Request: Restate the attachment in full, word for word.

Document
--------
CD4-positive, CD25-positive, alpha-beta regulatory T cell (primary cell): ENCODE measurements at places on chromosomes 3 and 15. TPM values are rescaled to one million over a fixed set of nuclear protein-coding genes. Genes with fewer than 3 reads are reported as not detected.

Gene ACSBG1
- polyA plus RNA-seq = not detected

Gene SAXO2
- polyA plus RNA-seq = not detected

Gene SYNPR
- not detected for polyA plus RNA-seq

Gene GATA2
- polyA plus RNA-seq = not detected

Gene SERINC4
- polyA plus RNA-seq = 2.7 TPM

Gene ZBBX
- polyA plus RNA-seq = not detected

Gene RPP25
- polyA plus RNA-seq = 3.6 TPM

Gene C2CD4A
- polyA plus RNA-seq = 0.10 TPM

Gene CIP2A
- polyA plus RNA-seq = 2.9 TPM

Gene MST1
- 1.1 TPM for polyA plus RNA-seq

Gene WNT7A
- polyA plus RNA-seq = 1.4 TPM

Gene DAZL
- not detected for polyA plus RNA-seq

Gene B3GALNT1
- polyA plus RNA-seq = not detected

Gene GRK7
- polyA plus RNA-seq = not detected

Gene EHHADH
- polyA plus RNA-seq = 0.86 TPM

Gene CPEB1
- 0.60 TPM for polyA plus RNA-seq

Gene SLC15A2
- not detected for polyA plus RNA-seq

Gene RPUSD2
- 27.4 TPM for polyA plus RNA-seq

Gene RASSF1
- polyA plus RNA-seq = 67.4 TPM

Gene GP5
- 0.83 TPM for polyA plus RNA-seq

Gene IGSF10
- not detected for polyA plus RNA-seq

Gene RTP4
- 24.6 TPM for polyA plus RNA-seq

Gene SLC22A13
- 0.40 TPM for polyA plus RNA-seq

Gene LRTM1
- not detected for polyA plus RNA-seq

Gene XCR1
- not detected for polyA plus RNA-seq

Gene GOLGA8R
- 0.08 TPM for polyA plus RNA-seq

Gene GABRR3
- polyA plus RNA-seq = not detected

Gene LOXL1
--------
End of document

CD4-positive, CD25-positive, alpha-beta regulatory T cell (primary cell): ENCODE measurements at places on chromosomes 3 and 15. TPM values are rescaled to one million over a fixed set of nuclear protein-coding genes. Genes with fewer than 3 reads are reported as not detected.

Gene ACSBG1
- polyA plus RNA-seq = not detected

Gene SAXO2
- polyA plus RNA-seq = not detected

Gene SYNPR
- not detected for polyA plus RNA-seq

Gene GATA2
- polyA plus RNA-seq = not detected

Gene SERINC4
- polyA plus RNA-seq = 2.7 TPM

Gene ZBBX
- polyA plus RNA-seq = not detected

Gene RPP25
- polyA plus RNA-seq = 3.6 TPM

Gene C2CD4A
- polyA plus RNA-seq = 0.10 TPM

Gene CIP2A
- polyA plus RNA-seq = 2.9 TPM

Gene MST1
- 1.1 TPM for polyA plus RNA-seq

Gene WNT7A
- polyA plus RNA-seq = 1.4 TPM

Gene DAZL
- not detected for polyA plus RNA-seq

Gene B3GALNT1
- polyA plus RNA-seq = not detected

Gene GRK7
- polyA plus RNA-seq = not detected

Gene EHHADH
- polyA plus RNA-seq = 0.86 TPM

Gene CPEB1
- 0.60 TPM for polyA plus RNA-seq

Gene SLC15A2
- not detected for polyA plus RNA-seq

Gene RPUSD2
- 27.4 TPM for polyA plus RNA-seq

Gene RASSF1
- polyA plus RNA-seq = 67.4 TPM

Gene GP5
- 0.83 TPM for polyA plus RNA-seq

Gene IGSF10
- not detected for polyA plus RNA-seq

Gene RTP4
- 24.6 TPM for polyA plus RNA-seq

Gene SLC22A13
- 0.40 TPM for polyA plus RNA-seq

Gene LRTM1
- not detected for polyA plus RNA-seq

Gene XCR1
- not detected for polyA plus RNA-seq

Gene GOLGA8R
- 0.08 TPM for polyA plus RNA-seq

Gene GABRR3
- polyA plus RNA-seq = not detected

Gene LOXL1